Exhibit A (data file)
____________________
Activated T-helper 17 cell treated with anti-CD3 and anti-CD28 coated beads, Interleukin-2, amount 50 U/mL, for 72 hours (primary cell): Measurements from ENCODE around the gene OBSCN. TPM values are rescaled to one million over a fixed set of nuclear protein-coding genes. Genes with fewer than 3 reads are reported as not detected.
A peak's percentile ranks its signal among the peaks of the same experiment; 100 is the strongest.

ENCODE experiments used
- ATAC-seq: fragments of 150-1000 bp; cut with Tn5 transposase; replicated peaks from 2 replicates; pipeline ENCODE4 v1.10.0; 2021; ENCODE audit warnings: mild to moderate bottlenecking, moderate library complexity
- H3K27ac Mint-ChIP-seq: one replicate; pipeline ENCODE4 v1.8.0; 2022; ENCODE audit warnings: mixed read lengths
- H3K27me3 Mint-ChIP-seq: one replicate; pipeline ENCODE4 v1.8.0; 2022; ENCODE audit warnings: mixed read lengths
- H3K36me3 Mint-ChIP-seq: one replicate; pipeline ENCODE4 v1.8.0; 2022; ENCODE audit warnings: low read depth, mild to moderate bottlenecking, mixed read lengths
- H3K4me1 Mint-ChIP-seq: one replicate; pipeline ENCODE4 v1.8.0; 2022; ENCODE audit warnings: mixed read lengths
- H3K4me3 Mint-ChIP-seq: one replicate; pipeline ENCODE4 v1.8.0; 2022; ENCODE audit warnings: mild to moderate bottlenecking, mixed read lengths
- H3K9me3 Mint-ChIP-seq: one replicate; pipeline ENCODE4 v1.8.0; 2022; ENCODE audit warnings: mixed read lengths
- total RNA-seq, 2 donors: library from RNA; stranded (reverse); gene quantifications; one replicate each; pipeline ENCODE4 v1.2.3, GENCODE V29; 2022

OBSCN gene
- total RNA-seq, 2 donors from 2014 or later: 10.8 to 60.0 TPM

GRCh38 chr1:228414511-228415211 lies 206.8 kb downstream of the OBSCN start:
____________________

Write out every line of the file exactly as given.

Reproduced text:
Activated T-helper 17 cell treated with anti-CD3 and anti-CD28 coated beads, Interleukin-2, amount 50 U/mL, for 72 hours (primary cell): Measurements from ENCODE around the gene OBSCN. TPM values are rescaled to one million over a fixed set of nuclear protein-coding genes. Genes with fewer than 3 reads are reported as not detected.
A peak's percentile ranks its signal among the peaks of the same experiment; 100 is the strongest.

ENCODE experiments used
- ATAC-seq: fragments of 150-1000 bp; cut with Tn5 transposase; replicated peaks from 2 replicates; pipeline ENCODE4 v1.10.0; 2021; ENCODE audit warnings: mild to moderate bottlenecking, moderate library complexity
- H3K27ac Mint-ChIP-seq: one replicate; pipeline ENCODE4 v1.8.0; 2022; ENCODE audit warnings: mixed read lengths
- H3K27me3 Mint-ChIP-seq: one replicate; pipeline ENCODE4 v1.8.0; 2022; ENCODE audit warnings: mixed read lengths
- H3K36me3 Mint-ChIP-seq: one replicate; pipeline ENCODE4 v1.8.0; 2022; ENCODE audit warnings: low read depth, mild to moderate bottlenecking, mixed read lengths
- H3K4me1 Mint-ChIP-seq: one replicate; pipeline ENCODE4 v1.8.0; 2022; ENCODE audit warnings: mixed read lengths
- H3K4me3 Mint-ChIP-seq: one replicate; pipeline ENCODE4 v1.8.0; 2022; ENCODE audit warnings: mild to moderate bottlenecking, mixed read lengths
- H3K9me3 Mint-ChIP-seq: one replicate; pipeline ENCODE4 v1.8.0; 2022; ENCODE audit warnings: mixed read lengths
- total RNA-seq, 2 donors: library from RNA; stranded (reverse); gene quantifications; one replicate each; pipeline ENCODE4 v1.2.3, GENCODE V29; 2022

OBSCN gene
- total RNA-seq, 2 donors from 2014 or later: 10.8 to 60.0 TPM

GRCh38 chr1:228414511-228415211 lies 206.8 kb downstream of the OBSCN start: